4. You’ve got a rich coaching history as an assistant. Who and what have been the biggest influences on you as a coach and how you coach? “I’m like a sponge. I’ve stolen stuff from all my mentors starting from Kevin Reach, who gave me my first opportunity at Collins Hill the first time, just working with freshmen kids. I didn’t know I wanted to coach but got the itch, and the rest is history. I learned from Sean Calhoun about how to call an offense, and then from Grayson under the great Mickey Conn, I was learning how to compete. There’s maybe no greater competitor alive than Mickey. He wants to win at everything on and off the field. I carry that with me today. Jeff Herron, he was an absolute wizard. He taught me about details and how to run a program and leaving nothing unturned. Christian Hunnicutt took over for Coach Herron at Grayson, and we we’re able to win another region championship together. Coach Hunnicutt has been a coach all over this state and always shared great perspective and lessons he learned. This helped me tremendously as a young coach. Lenny Gregory, he was probably my greatest mentor those three years at Collins Hill. He showed me the stuff that goes on behind the doors of a football program by allowing me to come to booster club meetings. He knew that I was going to be a head coach and showed me how to deal with parents in certain situations all while running a football team with many different personalities and having a lot of success with it. I’ve taken stuff from all those incredible coaches and then sprinkled a little bit of my own DNA in what I’m doing at Archer. Hopefully we’re on the right step of turning things around.”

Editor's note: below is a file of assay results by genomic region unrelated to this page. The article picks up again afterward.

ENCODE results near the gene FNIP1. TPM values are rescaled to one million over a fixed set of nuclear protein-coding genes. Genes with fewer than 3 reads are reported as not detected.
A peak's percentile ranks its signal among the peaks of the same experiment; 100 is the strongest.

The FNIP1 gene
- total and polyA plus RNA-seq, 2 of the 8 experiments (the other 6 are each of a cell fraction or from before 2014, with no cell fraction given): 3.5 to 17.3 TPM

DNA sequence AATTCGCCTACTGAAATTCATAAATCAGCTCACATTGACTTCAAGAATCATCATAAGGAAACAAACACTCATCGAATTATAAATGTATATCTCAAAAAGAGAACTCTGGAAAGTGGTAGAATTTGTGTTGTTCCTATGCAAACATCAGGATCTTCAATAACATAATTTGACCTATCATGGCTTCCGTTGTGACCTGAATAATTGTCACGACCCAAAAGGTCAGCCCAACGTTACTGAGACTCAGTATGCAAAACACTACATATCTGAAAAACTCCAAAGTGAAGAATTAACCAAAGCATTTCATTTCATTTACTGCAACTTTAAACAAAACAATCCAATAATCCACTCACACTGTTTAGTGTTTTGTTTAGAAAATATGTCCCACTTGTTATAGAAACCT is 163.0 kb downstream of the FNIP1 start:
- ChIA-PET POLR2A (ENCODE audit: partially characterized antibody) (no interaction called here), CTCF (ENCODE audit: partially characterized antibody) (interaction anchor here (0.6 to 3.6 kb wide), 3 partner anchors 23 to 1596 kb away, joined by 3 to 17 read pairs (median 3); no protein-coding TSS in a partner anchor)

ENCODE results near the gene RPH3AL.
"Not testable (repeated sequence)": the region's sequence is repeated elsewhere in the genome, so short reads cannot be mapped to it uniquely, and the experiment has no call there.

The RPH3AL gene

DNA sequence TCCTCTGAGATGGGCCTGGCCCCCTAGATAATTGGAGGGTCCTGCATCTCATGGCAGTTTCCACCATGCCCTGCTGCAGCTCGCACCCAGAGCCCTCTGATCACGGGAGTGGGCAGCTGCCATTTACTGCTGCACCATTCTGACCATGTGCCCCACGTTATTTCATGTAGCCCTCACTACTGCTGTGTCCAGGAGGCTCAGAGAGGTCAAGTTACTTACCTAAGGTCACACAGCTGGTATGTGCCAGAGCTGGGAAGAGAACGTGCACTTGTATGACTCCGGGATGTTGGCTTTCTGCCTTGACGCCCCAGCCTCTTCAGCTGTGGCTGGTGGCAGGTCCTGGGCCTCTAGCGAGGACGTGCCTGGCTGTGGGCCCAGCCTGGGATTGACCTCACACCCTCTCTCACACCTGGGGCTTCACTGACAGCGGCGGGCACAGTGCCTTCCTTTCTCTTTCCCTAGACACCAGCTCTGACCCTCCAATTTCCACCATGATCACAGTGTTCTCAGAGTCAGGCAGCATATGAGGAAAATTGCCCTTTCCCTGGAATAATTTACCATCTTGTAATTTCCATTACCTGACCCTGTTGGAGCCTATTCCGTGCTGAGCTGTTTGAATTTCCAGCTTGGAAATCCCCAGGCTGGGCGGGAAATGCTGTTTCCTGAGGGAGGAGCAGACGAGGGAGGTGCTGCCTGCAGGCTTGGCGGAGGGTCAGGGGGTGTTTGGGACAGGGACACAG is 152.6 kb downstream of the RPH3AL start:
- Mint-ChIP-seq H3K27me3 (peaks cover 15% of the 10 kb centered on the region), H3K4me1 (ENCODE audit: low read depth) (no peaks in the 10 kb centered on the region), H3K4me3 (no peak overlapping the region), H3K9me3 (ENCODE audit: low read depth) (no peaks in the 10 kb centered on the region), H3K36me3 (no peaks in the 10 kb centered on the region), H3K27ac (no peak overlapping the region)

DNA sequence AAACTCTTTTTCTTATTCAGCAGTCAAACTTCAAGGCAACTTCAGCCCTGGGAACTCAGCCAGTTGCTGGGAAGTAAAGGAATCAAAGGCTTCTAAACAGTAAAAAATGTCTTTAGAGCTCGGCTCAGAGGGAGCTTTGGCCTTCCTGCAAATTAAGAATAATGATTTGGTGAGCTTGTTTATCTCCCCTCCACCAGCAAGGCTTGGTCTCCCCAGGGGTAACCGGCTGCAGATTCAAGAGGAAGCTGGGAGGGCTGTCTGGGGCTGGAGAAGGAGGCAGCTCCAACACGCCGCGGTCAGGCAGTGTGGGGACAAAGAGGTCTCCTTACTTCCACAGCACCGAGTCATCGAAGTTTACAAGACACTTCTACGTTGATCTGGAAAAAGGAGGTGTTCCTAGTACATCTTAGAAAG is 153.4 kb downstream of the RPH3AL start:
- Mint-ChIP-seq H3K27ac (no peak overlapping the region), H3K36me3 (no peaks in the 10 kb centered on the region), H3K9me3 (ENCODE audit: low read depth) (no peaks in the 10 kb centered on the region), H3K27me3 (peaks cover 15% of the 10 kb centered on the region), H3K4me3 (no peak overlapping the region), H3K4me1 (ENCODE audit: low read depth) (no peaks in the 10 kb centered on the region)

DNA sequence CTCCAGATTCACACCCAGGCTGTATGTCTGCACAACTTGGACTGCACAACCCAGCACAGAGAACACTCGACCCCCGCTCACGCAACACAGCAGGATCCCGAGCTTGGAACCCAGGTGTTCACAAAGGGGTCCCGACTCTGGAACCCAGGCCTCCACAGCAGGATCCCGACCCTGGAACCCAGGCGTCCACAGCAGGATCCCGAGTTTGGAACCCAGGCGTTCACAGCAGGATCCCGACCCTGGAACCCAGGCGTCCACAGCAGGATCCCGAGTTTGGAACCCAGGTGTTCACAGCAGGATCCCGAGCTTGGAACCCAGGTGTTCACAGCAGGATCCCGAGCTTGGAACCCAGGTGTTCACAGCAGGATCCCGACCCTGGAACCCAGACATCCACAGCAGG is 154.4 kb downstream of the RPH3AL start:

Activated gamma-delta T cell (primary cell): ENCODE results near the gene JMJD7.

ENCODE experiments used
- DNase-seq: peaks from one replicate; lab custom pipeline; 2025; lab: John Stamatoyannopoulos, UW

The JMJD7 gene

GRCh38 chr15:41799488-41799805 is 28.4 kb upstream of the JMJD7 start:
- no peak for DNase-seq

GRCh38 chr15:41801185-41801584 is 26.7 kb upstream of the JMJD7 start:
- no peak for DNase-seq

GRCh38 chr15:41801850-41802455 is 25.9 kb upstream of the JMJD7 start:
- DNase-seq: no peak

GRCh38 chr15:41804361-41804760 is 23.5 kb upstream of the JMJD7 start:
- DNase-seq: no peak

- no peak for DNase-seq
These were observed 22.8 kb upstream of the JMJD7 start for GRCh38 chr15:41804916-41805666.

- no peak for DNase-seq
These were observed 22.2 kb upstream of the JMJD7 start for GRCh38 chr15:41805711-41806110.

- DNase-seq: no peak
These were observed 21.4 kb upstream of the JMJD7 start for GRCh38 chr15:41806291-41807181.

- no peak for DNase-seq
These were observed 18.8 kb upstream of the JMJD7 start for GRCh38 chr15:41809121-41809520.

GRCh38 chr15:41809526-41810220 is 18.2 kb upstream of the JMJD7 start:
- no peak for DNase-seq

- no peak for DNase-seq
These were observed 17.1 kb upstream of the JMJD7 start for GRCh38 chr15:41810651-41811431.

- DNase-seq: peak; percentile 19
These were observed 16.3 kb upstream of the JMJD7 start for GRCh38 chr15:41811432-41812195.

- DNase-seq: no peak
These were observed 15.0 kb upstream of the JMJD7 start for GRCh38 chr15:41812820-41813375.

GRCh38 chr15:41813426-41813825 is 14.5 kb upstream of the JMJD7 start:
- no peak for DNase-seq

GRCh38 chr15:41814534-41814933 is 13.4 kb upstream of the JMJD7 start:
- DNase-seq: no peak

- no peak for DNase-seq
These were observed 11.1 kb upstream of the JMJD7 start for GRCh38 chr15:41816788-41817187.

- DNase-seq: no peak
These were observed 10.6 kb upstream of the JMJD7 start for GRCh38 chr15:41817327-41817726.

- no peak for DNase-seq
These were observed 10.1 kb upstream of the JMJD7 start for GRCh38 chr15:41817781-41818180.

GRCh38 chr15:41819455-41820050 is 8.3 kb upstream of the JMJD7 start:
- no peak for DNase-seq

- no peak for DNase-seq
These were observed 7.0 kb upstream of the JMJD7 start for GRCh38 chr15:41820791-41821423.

[GHSF Daily also asked Williams about his most famous former Collins Hill player, Travis Hunter, and his reaction to the outstanding season Hunter is having at Colorado. Williams said, “Everyone asks me that. It’s not a shock to me because I saw it for those three years I coached him. Travis is different. He’s got a football IQ that’s out of this world and a motor that can go all day long. He can never come off the field and be OK. It’s God-given. He was put on this earth to do that. And he’s a phenomenal young man. People might think otherwise, but we never had any trouble with Travis Hunter on the field or in the school. All he wants to do is play football, go fishing and hang out with his younger brother and friends. I’m glad to see him back out there. The injury was kind of scary. He made me look better as a coach than I am. I’m fortunate to spend that little bit of time with him.’’]